KARAGA, Ghana, April 18, 2019 — The U.S.-based African Bicycle Contribution Foundation (ABCF), a 501(c)3 non-profit organization, today announced that it has distributed 75 additional, new, Eco-Ride bamboo bicycles, at no cost, to under-resourced students and teachers the Karaga Senior High School, in Karaga District, in Ghana’s Northern Region. Since the foundation’s inception in September 2016, it has now contributed 415 of the iconic Ghanaian-made bamboo bikes, across the country.
Karaga is, predominantly, a peasant farming community, where maize, groundnuts, soybeans, millet, and rice are cultivated.
Located in a district wherein the Ghanaian Statical Services has reported that 66 percent of the population has never been to school, the Karaga Senior High School has a student population of 1618 persons. It has been located in the Karaga District’s Nangung community since 2009, and the average distance traveled to and from school, by its students, daily, is more than 15 miles. Given those distances, some communities in the Karaga District have recently been recording school dropout rates of 90 percent, as students transition from primary school to JHS 1.
With a population of 77,706 persons, and an average household size of 10, Karaga is classified among the poorest and most under-served districts in Ghana.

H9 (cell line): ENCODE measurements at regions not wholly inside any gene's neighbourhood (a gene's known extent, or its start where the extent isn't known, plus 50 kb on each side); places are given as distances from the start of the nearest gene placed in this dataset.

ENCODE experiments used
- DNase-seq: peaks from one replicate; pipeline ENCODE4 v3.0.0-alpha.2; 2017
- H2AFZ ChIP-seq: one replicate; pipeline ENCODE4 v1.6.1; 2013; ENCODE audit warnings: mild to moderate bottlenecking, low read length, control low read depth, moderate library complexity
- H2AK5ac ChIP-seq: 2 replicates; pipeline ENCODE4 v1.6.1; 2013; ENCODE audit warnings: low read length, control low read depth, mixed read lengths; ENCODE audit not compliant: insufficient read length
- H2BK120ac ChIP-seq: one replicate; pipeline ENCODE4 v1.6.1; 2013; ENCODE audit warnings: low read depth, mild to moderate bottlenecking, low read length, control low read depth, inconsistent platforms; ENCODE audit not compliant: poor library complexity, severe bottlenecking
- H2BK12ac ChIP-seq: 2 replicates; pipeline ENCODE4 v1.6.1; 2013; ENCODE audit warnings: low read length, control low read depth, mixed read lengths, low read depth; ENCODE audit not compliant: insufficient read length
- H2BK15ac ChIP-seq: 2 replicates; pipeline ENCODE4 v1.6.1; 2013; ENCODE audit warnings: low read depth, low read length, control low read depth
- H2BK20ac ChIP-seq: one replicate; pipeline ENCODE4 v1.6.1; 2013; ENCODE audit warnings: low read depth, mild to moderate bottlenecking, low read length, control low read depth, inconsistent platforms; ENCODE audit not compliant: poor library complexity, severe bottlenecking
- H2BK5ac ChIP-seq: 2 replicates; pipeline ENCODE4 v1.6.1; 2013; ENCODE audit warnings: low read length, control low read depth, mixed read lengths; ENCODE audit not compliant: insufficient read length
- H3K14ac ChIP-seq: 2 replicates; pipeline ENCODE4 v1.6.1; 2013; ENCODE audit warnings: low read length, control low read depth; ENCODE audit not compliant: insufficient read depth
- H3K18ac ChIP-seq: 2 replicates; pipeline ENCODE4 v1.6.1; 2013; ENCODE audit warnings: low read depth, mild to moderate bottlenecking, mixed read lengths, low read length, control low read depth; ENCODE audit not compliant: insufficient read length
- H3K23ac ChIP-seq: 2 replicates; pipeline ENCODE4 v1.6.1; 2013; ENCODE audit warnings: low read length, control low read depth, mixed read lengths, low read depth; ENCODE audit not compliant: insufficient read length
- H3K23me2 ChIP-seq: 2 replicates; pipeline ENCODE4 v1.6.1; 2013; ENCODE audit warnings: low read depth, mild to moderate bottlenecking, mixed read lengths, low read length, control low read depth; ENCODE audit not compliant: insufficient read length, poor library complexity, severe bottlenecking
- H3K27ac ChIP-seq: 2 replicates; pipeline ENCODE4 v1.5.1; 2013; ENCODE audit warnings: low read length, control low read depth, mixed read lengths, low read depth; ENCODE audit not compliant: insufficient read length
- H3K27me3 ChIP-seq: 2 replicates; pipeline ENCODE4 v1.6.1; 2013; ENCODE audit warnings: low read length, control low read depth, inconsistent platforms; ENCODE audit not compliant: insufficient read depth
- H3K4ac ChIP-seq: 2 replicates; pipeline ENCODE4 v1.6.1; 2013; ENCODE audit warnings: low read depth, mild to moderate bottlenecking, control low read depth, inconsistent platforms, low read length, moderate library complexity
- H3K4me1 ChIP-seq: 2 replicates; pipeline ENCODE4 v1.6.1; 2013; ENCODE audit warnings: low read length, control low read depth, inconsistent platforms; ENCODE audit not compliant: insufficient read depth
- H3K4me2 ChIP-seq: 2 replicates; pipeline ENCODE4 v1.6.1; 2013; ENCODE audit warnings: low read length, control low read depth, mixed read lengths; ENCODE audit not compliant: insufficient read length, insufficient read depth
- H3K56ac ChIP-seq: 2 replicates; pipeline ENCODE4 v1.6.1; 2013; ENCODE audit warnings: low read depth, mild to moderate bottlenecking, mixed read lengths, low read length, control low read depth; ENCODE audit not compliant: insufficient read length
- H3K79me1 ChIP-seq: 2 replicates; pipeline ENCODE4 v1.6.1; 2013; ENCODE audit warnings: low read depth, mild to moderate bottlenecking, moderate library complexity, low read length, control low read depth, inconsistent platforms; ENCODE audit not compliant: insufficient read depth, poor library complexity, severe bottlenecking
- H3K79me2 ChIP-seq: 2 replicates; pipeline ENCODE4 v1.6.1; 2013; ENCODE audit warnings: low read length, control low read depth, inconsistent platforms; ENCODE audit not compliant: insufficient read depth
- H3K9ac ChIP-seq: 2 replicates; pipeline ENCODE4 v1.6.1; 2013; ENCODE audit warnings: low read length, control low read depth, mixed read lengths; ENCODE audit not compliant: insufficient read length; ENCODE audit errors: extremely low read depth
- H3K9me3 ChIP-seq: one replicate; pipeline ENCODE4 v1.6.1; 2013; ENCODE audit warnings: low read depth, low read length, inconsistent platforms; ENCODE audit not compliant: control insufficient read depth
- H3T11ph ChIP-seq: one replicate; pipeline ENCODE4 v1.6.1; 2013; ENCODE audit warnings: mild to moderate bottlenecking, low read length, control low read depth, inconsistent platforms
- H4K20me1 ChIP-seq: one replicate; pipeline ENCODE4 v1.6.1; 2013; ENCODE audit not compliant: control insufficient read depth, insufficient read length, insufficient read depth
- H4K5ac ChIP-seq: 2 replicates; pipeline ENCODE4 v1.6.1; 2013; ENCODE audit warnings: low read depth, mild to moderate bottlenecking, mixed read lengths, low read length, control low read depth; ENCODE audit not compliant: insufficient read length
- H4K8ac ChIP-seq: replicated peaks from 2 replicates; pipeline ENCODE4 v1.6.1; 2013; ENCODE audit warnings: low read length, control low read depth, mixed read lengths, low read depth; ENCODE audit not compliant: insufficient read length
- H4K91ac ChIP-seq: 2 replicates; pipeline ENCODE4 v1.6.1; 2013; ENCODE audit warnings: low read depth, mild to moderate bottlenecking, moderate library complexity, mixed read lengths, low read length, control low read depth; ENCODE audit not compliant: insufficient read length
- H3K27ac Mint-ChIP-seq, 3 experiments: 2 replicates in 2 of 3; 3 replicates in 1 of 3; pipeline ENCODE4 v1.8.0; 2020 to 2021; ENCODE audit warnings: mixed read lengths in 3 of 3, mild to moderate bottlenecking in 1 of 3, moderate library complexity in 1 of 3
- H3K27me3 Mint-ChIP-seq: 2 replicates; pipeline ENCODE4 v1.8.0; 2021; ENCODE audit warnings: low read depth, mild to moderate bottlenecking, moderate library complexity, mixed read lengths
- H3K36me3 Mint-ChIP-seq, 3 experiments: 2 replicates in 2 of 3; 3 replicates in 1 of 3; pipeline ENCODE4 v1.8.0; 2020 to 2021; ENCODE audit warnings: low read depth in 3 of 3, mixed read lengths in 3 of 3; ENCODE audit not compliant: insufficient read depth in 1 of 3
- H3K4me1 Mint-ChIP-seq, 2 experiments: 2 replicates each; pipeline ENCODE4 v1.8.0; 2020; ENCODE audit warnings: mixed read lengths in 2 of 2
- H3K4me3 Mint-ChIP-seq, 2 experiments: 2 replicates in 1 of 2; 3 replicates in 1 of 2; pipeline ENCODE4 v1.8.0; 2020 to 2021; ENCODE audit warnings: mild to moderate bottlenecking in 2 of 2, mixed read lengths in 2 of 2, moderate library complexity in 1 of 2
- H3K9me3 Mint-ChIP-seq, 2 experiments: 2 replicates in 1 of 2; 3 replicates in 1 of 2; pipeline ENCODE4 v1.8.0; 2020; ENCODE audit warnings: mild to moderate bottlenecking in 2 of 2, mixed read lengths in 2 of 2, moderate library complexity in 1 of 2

In addition, 34 percent of Northern Region households are in the nation’s lowest income quintile, and the literacy rate among those who are 15 years of age, or older, is just 33 percent, as compared to Ghana’s national literacy rate of 72 percent, as of 2012.
Ghana’s Northern Region is also notable for its severe forms of chronic and acute malnutrition. Accordingly, 11 percent of Karaga’s households are defined as moderately or severely “food insecure.”
Patricia Marshall Harris, ABCF’s executive director, said the foundation was, once again, especially pleased to have purchased the 75 bicycles for the current distribution, from the Kumasi-based Ghana Bamboo Bikes Initiative (GBBI).
She also emphasized that Karaga was probably one of the best places in Ghana to test the Foundation’s belief that student academic performance can be improved through better access to far-flung, rural school facilities. Ms. Harris also added, “The future of Ghana, we and GBBI’s CEO Bernice Dapaah all believe, is substantially dependent upon how well we can all assist the country’s children to have better access to education, no matter where they happen to live, so as to be able to compete and excel throughout the 21st century.”
ABCF also agrees with the findings in the 2014 Ghana Statical Services report that stressed that, left unaddressed, there will continue to be a huge gap in educational attainment between urban children and their rural counterparts. The report added that only eight percent of Ghana’s urban-dwelling children had no education, while almost one in every four of the country’s children who live in rural areas had no education.
The foundation is also guided by the 2018 report, “Dropout issues and Economic Implications: Evidence from Rural Ghana,” which included “poverty” and “long distances to school” among major contributors to the school dropout phenomenon in the country.
Ms. Dapaah was also hopeful that the bicycle distribution program might especially improve academic, economic and social outcomes for Karaga’s female students, whose achievements in those areas have been negatively impacted by the district’s pregnancy rates.